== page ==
Researchers say they’ve identified 69 genes linked to autism risk. Here’s why their discovery is important.
Researchers say they’ve found more proof that autism has a genetic cause.
Scientists from the University of California Los Angeles (UCLA), Stanford University, and the California Institute of Technology report that they used genome sequencing to identify 69 genes that increase the risk of autism spectrum disorder.
“That’s a pretty significant finding, and for anyone who has one of those particular genes it’s going to be even more significant,” Dr. Daniel Geschwind, senior author of the study and a professor of human genetics, neurology, and psychiatry at UCLA, told Healthline.
“These genetic mutations you should think of as causes of autism. They are contributing to the likelihood of that child having autism. We anticipate that there might be up to 1,000 genes that might be mutated in autism,” he said.
The researchers mapped the DNA of 2,300 people from nearly 500 families who had at least two children with autism.
Among the 69 genes identified as increasing the risk of autism, 16 were not previously thought to be associated with autism.
The study included participants with autism and participants without the disorder. This helped researchers examine the differences in genetics of children with and without autism in different families.
This research is the latest piece of the puzzle in uncovering the causes behind autism and, researchers hope, developing targeted therapies for the condition.
“By identifying these different forms of autism, they provide a true and clear road to developing a targeted therapy. You know now what the mutation is, what gene it affects — you can figure out what cells that gene is expressed in and when, you can figure out how that mutation then leads to abnormalities in development, and you can work out how to treat that specifically,” Geschwind said.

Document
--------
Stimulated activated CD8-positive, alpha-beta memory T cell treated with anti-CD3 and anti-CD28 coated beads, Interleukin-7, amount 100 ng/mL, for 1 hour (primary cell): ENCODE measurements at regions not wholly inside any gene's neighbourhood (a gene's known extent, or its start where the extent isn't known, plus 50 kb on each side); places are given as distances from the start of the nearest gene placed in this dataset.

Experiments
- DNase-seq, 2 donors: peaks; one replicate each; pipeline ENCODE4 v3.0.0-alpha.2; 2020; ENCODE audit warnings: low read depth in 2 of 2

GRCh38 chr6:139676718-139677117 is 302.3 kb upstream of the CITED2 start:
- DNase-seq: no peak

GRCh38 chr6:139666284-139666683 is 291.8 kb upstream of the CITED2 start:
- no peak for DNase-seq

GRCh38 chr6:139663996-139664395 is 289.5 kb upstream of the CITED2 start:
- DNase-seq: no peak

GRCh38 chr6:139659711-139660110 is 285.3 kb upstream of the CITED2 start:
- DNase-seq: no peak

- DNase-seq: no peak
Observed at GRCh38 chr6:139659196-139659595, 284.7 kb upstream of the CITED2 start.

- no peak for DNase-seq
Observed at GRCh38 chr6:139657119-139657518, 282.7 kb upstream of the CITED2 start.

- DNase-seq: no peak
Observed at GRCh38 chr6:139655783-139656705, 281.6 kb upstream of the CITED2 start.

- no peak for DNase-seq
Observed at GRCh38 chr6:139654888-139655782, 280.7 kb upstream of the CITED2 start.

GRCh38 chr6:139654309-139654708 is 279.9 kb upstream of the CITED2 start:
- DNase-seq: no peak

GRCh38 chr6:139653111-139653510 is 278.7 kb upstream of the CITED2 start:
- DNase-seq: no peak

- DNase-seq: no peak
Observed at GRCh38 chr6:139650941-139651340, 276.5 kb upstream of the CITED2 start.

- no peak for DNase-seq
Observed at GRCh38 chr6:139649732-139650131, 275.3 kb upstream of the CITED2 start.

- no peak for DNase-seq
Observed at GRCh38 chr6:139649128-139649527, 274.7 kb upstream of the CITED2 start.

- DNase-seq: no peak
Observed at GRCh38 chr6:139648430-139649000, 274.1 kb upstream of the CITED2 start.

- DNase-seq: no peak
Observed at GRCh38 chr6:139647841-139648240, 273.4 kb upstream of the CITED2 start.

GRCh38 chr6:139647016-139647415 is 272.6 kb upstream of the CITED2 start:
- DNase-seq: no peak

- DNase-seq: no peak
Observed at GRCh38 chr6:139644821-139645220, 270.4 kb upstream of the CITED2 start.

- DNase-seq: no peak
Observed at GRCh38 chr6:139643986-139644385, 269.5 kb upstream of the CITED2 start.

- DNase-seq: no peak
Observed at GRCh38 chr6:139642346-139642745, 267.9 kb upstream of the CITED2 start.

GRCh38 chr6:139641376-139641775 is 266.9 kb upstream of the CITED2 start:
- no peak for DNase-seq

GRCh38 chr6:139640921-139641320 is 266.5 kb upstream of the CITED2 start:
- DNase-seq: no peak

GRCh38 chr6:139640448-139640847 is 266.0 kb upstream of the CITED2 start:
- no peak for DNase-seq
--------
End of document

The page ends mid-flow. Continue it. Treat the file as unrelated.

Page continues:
Autism spectrum disorder is a developmental disorder affecting
Boys are four times more likely to be diagnosed with autism than girls.
Autism encompasses a variety of conditions that can cause repetitive behavior and problems with social skills and communication.
Those with autism may have a delay in learning language, trouble holding a conversation and making eye contact, trouble with motor skills or sensory activity, and narrow or intense interests in certain topics.
Researchers say there’s no single cause of autism, but rather it’s likely a combination of genetic and environmental factors.
“We have a pretty good idea that around 70 to 80 percent of the risk for autism is inherited or other genetic factors. It leaves some room for environmental effects and there are definitely known environmental causes of autism as well,” Geschwind said.
Prenatal exposure to chemicals such as valproic acid and thalidomide has been linked to a heightened risk of autism, but experts says it can be hard to pinpoint environmental factors.
“It is very difficult to document what a mother, fetus, or child has been exposed to during their early years of life,” Dean M. Hartley, PhD, senior director of genomic discovery and translational science at Autism Speaks, told Healthline.
“These studies are expensive and time consuming and will require much greater federal funding to carry out these important studies,” Hartley adds.
He says that past incorrect claims about what causes autism are still doing damage. “The most pronounced damaging claim is that vaccination causes autism. There are no credible studies to point to this claim and those valid, large-scale studies have shown no association.”